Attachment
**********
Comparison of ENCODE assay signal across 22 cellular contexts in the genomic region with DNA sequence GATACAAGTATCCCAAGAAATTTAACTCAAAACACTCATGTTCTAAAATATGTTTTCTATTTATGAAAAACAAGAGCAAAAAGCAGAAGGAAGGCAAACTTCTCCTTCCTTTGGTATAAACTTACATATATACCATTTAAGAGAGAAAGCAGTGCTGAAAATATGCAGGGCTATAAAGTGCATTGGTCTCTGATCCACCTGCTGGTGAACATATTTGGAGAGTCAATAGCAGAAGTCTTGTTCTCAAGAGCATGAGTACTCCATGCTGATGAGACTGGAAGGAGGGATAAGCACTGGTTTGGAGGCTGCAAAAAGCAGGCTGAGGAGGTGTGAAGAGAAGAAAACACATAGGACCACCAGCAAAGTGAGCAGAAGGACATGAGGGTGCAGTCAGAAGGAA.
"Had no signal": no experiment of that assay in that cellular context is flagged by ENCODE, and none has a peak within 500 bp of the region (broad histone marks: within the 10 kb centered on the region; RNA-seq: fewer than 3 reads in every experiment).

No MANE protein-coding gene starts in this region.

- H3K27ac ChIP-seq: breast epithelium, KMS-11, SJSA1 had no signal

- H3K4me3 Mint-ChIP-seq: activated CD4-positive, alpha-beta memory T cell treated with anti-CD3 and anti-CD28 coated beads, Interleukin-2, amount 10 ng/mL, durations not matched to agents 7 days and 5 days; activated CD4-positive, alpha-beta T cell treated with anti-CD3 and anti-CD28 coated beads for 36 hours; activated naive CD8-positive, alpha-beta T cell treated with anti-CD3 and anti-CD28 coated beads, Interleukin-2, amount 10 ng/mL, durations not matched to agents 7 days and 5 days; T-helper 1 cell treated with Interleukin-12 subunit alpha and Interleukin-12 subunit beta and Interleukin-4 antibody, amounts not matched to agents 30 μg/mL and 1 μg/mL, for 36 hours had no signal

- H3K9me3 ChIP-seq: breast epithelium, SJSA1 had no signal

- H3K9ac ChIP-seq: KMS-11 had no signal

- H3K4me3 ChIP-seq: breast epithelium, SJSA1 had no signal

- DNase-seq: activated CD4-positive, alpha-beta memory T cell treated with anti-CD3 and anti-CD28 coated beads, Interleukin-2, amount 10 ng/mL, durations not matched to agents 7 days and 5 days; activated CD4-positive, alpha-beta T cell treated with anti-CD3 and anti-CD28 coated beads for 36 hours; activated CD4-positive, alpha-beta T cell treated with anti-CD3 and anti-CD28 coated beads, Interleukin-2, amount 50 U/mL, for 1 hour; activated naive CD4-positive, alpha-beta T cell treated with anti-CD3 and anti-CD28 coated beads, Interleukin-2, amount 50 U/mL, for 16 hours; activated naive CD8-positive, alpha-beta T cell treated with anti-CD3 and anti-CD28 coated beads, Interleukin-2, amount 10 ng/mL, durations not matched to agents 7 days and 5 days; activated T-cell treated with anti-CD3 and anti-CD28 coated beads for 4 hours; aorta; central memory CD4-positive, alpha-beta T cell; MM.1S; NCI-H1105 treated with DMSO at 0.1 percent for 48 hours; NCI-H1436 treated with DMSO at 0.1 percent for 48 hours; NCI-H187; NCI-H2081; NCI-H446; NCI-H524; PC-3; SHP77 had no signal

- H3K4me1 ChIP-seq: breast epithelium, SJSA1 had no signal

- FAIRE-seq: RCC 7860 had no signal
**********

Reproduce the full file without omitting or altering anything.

Comparison of ENCODE assay signal across 22 cellular contexts in the genomic region with DNA sequence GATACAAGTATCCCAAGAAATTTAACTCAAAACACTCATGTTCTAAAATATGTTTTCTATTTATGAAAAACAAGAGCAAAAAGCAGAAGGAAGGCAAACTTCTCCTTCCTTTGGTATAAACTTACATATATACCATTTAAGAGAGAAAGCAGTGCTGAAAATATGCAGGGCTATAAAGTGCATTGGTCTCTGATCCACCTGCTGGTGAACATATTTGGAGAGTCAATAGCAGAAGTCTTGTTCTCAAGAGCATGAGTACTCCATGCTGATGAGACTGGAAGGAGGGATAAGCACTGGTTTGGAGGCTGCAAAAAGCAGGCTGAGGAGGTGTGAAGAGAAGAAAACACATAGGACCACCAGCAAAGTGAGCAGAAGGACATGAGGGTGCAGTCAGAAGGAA.
"Had no signal": no experiment of that assay in that cellular context is flagged by ENCODE, and none has a peak within 500 bp of the region (broad histone marks: within the 10 kb centered on the region; RNA-seq: fewer than 3 reads in every experiment).

No MANE protein-coding gene starts in this region.

- H3K27ac ChIP-seq: breast epithelium, KMS-11, SJSA1 had no signal

- H3K4me3 Mint-ChIP-seq: activated CD4-positive, alpha-beta memory T cell treated with anti-CD3 and anti-CD28 coated beads, Interleukin-2, amount 10 ng/mL, durations not matched to agents 7 days and 5 days; activated CD4-positive, alpha-beta T cell treated with anti-CD3 and anti-CD28 coated beads for 36 hours; activated naive CD8-positive, alpha-beta T cell treated with anti-CD3 and anti-CD28 coated beads, Interleukin-2, amount 10 ng/mL, durations not matched to agents 7 days and 5 days; T-helper 1 cell treated with Interleukin-12 subunit alpha and Interleukin-12 subunit beta and Interleukin-4 antibody, amounts not matched to agents 30 μg/mL and 1 μg/mL, for 36 hours had no signal

- H3K9me3 ChIP-seq: breast epithelium, SJSA1 had no signal

- H3K9ac ChIP-seq: KMS-11 had no signal

- H3K4me3 ChIP-seq: breast epithelium, SJSA1 had no signal

- DNase-seq: activated CD4-positive, alpha-beta memory T cell treated with anti-CD3 and anti-CD28 coated beads, Interleukin-2, amount 10 ng/mL, durations not matched to agents 7 days and 5 days; activated CD4-positive, alpha-beta T cell treated with anti-CD3 and anti-CD28 coated beads for 36 hours; activated CD4-positive, alpha-beta T cell treated with anti-CD3 and anti-CD28 coated beads, Interleukin-2, amount 50 U/mL, for 1 hour; activated naive CD4-positive, alpha-beta T cell treated with anti-CD3 and anti-CD28 coated beads, Interleukin-2, amount 50 U/mL, for 16 hours; activated naive CD8-positive, alpha-beta T cell treated with anti-CD3 and anti-CD28 coated beads, Interleukin-2, amount 10 ng/mL, durations not matched to agents 7 days and 5 days; activated T-cell treated with anti-CD3 and anti-CD28 coated beads for 4 hours; aorta; central memory CD4-positive, alpha-beta T cell; MM.1S; NCI-H1105 treated with DMSO at 0.1 percent for 48 hours; NCI-H1436 treated with DMSO at 0.1 percent for 48 hours; NCI-H187; NCI-H2081; NCI-H446; NCI-H524; PC-3; SHP77 had no signal

- H3K4me1 ChIP-seq: breast epithelium, SJSA1 had no signal

- FAIRE-seq: RCC 7860 had no signal